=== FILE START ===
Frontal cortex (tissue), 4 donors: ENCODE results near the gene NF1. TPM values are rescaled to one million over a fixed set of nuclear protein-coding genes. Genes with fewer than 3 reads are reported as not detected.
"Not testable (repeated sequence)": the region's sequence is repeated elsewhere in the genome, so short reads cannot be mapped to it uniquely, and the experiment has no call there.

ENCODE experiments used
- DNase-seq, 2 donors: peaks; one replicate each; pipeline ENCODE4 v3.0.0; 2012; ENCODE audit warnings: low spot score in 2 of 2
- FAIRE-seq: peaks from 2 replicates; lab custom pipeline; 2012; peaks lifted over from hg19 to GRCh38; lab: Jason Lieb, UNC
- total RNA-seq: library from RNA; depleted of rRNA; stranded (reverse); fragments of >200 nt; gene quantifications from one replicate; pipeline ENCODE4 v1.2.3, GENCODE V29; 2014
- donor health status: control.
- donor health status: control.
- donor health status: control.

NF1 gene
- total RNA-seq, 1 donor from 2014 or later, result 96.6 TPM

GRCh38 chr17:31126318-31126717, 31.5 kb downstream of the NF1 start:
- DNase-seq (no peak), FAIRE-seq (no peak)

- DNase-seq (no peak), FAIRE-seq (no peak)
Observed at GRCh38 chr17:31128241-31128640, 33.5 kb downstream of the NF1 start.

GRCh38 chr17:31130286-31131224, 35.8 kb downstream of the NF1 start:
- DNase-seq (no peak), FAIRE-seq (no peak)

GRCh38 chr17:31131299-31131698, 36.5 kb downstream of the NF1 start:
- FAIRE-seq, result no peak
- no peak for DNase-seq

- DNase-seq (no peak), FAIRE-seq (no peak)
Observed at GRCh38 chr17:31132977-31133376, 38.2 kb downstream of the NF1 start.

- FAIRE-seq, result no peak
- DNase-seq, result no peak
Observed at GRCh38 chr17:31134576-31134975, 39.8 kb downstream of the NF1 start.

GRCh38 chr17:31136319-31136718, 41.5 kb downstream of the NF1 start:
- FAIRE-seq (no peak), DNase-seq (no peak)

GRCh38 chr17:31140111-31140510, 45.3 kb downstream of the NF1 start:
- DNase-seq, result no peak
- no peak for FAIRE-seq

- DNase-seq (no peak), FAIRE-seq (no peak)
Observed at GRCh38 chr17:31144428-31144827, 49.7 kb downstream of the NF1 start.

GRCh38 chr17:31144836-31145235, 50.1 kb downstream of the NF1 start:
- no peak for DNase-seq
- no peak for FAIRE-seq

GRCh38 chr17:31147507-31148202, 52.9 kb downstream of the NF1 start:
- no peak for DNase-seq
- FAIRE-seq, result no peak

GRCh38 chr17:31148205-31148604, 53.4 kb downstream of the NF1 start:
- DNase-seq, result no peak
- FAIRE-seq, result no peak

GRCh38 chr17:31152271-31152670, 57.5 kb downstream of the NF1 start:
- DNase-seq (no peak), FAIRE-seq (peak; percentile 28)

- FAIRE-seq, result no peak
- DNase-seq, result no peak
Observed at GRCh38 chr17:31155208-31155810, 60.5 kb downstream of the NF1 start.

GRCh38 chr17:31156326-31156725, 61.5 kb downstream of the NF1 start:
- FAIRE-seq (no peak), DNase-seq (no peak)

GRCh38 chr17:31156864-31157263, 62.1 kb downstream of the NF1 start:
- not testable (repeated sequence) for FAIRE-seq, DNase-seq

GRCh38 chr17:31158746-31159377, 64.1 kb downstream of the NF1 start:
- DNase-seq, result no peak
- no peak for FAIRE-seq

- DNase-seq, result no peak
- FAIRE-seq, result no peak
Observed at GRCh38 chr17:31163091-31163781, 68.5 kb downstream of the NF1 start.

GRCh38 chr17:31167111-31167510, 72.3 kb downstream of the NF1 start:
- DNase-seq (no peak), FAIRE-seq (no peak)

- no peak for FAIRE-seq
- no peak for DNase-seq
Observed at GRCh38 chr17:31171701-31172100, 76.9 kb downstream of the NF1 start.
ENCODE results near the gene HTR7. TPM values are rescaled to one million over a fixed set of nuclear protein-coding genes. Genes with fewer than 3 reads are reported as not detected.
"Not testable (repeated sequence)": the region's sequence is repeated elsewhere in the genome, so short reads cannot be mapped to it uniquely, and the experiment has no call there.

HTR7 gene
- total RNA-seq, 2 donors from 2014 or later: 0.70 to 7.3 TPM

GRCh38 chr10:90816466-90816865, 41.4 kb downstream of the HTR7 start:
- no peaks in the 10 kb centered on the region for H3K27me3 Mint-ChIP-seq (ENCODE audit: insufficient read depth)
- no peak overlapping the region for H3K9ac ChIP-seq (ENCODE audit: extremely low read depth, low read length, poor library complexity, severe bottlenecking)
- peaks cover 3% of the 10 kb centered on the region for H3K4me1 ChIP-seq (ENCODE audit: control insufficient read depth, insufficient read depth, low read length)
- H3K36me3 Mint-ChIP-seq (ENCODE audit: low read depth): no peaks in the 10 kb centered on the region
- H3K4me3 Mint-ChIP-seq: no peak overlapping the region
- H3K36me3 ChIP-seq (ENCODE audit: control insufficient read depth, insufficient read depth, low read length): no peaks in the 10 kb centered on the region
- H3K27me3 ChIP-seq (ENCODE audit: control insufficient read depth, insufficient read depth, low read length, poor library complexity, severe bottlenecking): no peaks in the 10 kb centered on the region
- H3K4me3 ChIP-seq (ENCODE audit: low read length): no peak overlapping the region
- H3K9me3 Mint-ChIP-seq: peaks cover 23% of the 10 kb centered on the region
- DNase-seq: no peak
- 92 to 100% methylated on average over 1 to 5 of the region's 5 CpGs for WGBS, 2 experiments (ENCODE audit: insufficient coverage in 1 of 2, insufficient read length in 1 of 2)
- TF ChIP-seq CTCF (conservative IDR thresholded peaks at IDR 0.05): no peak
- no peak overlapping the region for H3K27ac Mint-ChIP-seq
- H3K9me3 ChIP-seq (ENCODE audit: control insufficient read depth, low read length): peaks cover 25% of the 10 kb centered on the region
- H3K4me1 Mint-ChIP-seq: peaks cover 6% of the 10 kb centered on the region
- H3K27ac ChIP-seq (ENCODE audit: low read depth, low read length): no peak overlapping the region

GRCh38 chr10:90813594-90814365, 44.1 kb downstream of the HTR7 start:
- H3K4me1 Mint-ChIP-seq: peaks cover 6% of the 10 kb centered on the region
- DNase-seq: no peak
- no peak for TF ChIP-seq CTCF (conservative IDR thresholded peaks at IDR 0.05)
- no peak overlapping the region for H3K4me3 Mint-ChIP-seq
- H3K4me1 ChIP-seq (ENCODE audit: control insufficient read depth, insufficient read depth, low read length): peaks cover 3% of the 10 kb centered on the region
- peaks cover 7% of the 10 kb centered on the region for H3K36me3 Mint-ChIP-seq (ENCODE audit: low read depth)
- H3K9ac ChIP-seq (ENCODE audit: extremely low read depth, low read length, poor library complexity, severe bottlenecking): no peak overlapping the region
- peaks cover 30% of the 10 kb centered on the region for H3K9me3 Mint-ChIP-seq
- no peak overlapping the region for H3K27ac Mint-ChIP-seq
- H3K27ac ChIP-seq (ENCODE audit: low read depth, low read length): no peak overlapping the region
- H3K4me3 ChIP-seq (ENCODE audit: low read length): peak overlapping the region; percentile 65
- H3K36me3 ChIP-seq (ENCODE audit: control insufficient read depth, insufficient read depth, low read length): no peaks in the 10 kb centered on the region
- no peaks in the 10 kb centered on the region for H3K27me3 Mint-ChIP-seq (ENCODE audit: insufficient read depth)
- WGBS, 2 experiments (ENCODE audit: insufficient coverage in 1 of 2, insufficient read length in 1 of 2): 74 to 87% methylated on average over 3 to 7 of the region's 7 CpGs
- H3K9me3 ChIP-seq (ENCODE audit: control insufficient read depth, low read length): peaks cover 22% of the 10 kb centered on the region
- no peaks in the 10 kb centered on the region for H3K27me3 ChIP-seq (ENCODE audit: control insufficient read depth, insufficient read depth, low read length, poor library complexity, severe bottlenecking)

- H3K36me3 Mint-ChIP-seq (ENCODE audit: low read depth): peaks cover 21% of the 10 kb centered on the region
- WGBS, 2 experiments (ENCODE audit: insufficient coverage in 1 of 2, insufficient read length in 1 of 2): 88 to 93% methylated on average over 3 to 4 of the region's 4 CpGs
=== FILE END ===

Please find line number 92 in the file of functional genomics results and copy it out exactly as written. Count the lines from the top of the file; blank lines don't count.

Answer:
- no peak overlapping the region for H3K27ac Mint-ChIP-seq